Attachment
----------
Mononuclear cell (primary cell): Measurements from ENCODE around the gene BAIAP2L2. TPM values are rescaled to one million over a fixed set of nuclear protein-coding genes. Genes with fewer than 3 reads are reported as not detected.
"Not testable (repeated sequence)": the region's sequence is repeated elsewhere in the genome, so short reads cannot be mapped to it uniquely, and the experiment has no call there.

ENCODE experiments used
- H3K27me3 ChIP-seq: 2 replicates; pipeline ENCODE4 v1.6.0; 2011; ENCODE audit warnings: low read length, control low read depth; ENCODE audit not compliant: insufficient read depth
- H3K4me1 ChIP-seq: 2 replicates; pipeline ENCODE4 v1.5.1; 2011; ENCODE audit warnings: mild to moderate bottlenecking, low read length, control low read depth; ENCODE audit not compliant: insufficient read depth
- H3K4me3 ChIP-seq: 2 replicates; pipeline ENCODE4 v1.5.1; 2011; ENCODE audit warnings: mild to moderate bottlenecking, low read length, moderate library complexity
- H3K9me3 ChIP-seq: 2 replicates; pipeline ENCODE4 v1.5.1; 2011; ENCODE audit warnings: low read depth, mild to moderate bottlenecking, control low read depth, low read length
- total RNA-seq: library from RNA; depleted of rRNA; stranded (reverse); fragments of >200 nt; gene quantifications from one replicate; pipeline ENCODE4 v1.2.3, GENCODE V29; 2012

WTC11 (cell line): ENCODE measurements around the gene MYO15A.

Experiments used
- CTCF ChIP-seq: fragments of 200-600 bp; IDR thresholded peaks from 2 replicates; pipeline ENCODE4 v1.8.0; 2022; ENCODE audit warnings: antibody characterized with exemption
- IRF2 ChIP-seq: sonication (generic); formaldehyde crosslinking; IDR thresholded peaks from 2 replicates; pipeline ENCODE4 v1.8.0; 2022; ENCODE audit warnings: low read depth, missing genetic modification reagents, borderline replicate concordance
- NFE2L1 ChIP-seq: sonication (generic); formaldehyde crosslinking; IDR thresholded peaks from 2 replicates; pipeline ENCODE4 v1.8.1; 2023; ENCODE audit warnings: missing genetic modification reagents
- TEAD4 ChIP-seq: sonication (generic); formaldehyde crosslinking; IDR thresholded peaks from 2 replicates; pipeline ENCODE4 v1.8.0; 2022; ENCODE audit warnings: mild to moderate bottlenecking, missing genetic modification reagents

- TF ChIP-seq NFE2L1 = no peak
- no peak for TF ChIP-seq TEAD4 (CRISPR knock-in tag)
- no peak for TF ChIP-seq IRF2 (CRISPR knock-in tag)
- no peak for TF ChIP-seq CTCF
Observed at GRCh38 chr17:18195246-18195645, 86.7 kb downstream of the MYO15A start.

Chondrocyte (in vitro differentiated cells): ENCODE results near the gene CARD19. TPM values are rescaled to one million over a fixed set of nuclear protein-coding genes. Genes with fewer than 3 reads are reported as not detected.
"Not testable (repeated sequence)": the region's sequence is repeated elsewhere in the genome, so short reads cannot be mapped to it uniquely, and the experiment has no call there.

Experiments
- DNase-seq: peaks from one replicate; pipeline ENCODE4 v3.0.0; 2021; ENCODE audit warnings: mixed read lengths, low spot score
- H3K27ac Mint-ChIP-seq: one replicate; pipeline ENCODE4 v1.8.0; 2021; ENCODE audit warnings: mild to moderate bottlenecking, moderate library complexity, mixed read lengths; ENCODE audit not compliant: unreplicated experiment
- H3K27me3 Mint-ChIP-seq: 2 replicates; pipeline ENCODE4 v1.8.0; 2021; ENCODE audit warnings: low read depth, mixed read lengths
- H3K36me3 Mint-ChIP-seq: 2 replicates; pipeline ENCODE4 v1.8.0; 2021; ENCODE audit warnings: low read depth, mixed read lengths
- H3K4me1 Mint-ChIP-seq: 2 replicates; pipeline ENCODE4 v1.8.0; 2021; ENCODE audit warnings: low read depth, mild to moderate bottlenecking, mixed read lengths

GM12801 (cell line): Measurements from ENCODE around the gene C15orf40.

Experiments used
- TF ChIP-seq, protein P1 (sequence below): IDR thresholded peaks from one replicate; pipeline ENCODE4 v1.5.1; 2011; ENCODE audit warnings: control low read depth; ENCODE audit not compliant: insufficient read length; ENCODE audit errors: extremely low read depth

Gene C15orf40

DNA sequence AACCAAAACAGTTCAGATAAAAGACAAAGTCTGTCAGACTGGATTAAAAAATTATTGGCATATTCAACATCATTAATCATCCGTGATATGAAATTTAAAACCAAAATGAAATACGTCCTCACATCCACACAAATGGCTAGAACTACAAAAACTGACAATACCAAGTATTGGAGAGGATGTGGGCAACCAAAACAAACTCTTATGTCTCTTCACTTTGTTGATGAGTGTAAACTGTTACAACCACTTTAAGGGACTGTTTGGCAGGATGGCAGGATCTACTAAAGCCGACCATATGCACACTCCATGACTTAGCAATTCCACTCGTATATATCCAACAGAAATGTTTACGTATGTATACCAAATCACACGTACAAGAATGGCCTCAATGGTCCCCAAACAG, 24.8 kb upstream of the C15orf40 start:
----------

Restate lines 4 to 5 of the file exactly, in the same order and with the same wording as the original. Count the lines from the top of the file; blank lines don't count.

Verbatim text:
- H3K27me3 ChIP-seq: 2 replicates; pipeline ENCODE4 v1.6.0; 2011; ENCODE audit warnings: low read length, control low read depth; ENCODE audit not compliant: insufficient read depth
- H3K4me1 ChIP-seq: 2 replicates; pipeline ENCODE4 v1.5.1; 2011; ENCODE audit warnings: mild to moderate bottlenecking, low read length, control low read depth; ENCODE audit not compliant: insufficient read depth